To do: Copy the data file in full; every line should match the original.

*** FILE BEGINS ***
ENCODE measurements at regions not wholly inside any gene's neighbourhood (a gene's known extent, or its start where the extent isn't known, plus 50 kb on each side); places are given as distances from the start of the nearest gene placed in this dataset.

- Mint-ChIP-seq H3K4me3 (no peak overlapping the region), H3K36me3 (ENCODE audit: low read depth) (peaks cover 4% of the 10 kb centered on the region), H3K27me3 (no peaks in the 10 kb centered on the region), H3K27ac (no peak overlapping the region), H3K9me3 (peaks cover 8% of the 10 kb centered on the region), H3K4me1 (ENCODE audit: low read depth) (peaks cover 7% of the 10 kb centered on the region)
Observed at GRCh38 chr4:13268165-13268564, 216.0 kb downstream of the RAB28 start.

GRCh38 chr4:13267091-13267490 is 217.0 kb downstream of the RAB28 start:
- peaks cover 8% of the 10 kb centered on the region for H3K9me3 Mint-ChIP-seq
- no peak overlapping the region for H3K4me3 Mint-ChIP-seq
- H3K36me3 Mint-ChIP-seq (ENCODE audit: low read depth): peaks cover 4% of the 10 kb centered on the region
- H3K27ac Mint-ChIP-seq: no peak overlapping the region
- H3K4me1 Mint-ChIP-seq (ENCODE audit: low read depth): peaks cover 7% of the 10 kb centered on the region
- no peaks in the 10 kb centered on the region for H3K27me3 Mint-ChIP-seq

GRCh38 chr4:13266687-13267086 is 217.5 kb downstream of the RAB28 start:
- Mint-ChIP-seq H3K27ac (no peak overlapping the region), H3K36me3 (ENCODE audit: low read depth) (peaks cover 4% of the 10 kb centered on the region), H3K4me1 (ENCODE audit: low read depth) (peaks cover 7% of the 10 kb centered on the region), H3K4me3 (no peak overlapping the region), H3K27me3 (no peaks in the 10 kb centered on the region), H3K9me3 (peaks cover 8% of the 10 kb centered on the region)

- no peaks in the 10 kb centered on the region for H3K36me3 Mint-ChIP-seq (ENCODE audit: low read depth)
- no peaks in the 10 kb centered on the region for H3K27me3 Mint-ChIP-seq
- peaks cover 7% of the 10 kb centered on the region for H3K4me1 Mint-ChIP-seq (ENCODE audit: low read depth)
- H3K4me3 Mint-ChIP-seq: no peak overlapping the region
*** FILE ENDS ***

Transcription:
ENCODE measurements at regions not wholly inside any gene's neighbourhood (a gene's known extent, or its start where the extent isn't known, plus 50 kb on each side); places are given as distances from the start of the nearest gene placed in this dataset.

- Mint-ChIP-seq H3K4me3 (no peak overlapping the region), H3K36me3 (ENCODE audit: low read depth) (peaks cover 4% of the 10 kb centered on the region), H3K27me3 (no peaks in the 10 kb centered on the region), H3K27ac (no peak overlapping the region), H3K9me3 (peaks cover 8% of the 10 kb centered on the region), H3K4me1 (ENCODE audit: low read depth) (peaks cover 7% of the 10 kb centered on the region)
Observed at GRCh38 chr4:13268165-13268564, 216.0 kb downstream of the RAB28 start.

GRCh38 chr4:13267091-13267490 is 217.0 kb downstream of the RAB28 start:
- peaks cover 8% of the 10 kb centered on the region for H3K9me3 Mint-ChIP-seq
- no peak overlapping the region for H3K4me3 Mint-ChIP-seq
- H3K36me3 Mint-ChIP-seq (ENCODE audit: low read depth): peaks cover 4% of the 10 kb centered on the region
- H3K27ac Mint-ChIP-seq: no peak overlapping the region
- H3K4me1 Mint-ChIP-seq (ENCODE audit: low read depth): peaks cover 7% of the 10 kb centered on the region
- no peaks in the 10 kb centered on the region for H3K27me3 Mint-ChIP-seq

GRCh38 chr4:13266687-13267086 is 217.5 kb downstream of the RAB28 start:
- Mint-ChIP-seq H3K27ac (no peak overlapping the region), H3K36me3 (ENCODE audit: low read depth) (peaks cover 4% of the 10 kb centered on the region), H3K4me1 (ENCODE audit: low read depth) (peaks cover 7% of the 10 kb centered on the region), H3K4me3 (no peak overlapping the region), H3K27me3 (no peaks in the 10 kb centered on the region), H3K9me3 (peaks cover 8% of the 10 kb centered on the region)

- no peaks in the 10 kb centered on the region for H3K36me3 Mint-ChIP-seq (ENCODE audit: low read depth)
- no peaks in the 10 kb centered on the region for H3K27me3 Mint-ChIP-seq
- peaks cover 7% of the 10 kb centered on the region for H3K4me1 Mint-ChIP-seq (ENCODE audit: low read depth)
- H3K4me3 Mint-ChIP-seq: no peak overlapping the region